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Jettisoning targets

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Jettisoning targets

Published: August 8 2008 03:00 | Last updated: August 8 2008 03:00

Guidance has always been a game. In spite of ever-stricter regulations on “fair disclosure”, companies still play warmer-now, colder-now with analysts who want to check their numbers against the investor relations team. It is still commonplace for companies to beat down analysts’ expectations before the earnings season, only to trump them with actual results, and watch their share prices enjoy a quick blip. But what about more extreme cases – such as when companies say they do not have a clue?

BMW and Allianz are among those to have recently thrown in the towel. Following the lead of the luxury carmaker, which last week abandoned its guidance for this year and 2009, the German insurer yesterday dropped its forecast of 10 per cent profit growth for this year and next, saying market conditions made “accurate earnings predictions” impossible.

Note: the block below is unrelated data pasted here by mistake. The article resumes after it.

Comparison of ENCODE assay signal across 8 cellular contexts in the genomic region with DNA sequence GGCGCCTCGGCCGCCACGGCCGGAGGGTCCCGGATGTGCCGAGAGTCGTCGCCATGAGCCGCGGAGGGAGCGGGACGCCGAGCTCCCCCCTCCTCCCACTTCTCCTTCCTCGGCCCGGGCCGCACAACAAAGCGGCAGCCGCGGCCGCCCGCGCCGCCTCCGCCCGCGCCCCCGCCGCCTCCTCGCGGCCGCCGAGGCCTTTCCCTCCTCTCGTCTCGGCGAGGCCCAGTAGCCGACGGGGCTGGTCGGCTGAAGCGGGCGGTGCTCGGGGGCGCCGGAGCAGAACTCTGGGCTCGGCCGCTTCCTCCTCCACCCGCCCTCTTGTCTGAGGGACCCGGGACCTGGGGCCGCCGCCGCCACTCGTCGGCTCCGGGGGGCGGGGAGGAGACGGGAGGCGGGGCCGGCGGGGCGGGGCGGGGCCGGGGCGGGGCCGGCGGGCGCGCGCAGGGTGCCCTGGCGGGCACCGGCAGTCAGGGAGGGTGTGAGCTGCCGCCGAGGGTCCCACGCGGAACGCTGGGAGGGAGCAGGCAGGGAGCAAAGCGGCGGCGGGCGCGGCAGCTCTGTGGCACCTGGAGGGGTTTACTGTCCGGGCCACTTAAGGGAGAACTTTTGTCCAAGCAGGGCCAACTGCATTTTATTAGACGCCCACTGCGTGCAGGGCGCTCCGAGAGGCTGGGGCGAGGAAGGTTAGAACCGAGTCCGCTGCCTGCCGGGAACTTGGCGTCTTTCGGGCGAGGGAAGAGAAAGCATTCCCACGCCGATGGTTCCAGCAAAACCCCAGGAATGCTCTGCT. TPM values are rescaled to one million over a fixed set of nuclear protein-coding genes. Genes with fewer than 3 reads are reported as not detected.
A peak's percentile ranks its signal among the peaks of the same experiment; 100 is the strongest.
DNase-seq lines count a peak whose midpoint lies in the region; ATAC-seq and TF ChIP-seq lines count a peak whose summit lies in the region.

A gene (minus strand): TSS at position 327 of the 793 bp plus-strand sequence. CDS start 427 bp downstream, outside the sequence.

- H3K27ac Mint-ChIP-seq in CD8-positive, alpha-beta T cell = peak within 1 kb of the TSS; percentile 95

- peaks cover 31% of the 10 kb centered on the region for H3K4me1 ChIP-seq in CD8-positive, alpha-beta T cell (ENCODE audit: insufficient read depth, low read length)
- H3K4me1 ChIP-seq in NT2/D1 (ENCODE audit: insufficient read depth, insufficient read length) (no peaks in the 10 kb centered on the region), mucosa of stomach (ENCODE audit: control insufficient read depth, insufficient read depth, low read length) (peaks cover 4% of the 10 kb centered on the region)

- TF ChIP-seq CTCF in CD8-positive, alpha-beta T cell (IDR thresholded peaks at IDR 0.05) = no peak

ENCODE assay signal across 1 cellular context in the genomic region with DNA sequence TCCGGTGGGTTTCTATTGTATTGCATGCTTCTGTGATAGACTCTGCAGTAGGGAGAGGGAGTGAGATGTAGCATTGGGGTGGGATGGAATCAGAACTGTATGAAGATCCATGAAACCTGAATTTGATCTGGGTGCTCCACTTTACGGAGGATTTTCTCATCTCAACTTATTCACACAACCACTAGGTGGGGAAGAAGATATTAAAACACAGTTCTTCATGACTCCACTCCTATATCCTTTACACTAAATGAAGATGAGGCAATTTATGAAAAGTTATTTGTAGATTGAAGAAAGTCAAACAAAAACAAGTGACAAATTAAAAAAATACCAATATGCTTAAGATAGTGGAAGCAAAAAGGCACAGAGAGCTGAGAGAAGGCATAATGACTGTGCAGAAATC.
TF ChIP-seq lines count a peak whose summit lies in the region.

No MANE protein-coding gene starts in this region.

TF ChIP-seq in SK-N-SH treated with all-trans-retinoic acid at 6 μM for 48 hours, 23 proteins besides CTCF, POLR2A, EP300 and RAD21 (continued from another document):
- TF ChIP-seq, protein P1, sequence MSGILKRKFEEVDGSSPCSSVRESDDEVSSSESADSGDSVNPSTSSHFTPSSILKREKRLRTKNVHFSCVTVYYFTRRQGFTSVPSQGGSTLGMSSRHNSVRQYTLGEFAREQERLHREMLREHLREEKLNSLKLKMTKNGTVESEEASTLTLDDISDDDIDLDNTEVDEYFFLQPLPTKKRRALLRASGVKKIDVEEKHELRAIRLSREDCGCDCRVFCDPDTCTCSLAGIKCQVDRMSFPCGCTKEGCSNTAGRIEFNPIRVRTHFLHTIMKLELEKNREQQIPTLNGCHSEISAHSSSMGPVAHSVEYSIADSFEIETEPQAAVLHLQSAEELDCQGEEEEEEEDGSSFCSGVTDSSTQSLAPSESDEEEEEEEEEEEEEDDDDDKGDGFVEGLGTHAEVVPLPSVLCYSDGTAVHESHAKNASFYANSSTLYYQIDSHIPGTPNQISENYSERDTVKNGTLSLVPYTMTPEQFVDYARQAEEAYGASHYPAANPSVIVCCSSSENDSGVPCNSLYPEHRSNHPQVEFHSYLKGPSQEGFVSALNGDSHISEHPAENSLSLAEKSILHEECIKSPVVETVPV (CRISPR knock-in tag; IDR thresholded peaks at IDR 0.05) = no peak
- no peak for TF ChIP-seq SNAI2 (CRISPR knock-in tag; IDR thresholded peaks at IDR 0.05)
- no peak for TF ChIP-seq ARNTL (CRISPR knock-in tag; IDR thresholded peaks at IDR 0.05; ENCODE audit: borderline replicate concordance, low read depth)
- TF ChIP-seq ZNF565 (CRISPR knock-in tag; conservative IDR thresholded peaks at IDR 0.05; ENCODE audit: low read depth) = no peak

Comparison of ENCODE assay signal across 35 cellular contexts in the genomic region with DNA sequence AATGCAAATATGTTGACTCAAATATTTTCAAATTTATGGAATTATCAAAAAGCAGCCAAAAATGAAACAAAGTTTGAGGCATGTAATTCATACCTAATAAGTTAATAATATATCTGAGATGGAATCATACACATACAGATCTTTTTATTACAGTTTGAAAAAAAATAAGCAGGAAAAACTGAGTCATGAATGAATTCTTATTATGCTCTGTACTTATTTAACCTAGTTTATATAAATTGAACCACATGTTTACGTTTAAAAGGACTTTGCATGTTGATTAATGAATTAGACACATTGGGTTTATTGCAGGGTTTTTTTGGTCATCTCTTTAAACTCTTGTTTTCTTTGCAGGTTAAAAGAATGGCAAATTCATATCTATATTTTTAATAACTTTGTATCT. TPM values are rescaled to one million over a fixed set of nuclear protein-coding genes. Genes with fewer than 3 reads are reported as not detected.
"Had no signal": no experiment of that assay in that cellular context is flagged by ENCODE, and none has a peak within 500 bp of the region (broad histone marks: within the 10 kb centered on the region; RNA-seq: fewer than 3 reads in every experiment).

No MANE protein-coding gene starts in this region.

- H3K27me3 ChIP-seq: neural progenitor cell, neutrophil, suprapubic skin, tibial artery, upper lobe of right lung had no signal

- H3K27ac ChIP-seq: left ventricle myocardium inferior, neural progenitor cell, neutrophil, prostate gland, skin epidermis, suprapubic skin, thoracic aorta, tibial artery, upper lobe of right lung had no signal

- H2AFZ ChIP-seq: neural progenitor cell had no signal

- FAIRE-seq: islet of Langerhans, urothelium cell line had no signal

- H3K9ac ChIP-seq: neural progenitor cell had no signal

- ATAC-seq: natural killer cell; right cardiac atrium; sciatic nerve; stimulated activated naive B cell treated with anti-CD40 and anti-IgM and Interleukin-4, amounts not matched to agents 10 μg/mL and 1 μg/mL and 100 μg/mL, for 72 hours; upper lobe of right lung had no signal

Investors like predictability and normally punish such miscreants. In some cases, chief executives walk the plank. Think of Phil Watts at Royal Dutch Shell or the débacle at Dutch retailer Ahold. In less extreme examples, where companies bemoan poor visibility, share prices tend to suffer – at least over the short term. Allianz, by contrast, has emerged relatively unscathed: its shares were down only a hair. Similarly, since BMW tore up its earnings target, its stock price has even done better than that of rival Porsche.

Abandoning targets is an understandable sign of the times. In the late 1990s, after the Asian crisis, engineering companies that sold machinery to rapidly industrialising nations were lost in the mist. The same was true of airlines after 9/11. Now it is the turn of banks, insurers – or any other company with large financial operations, such as car leasing. Admitting you do not know is simply to recognise reality. The alternative is to commit bloopers such as John Thain’s claim that Merrill Lynch had no need for extra capital or the comment by Lehman’s Dick Fuld that the worst was behind it.

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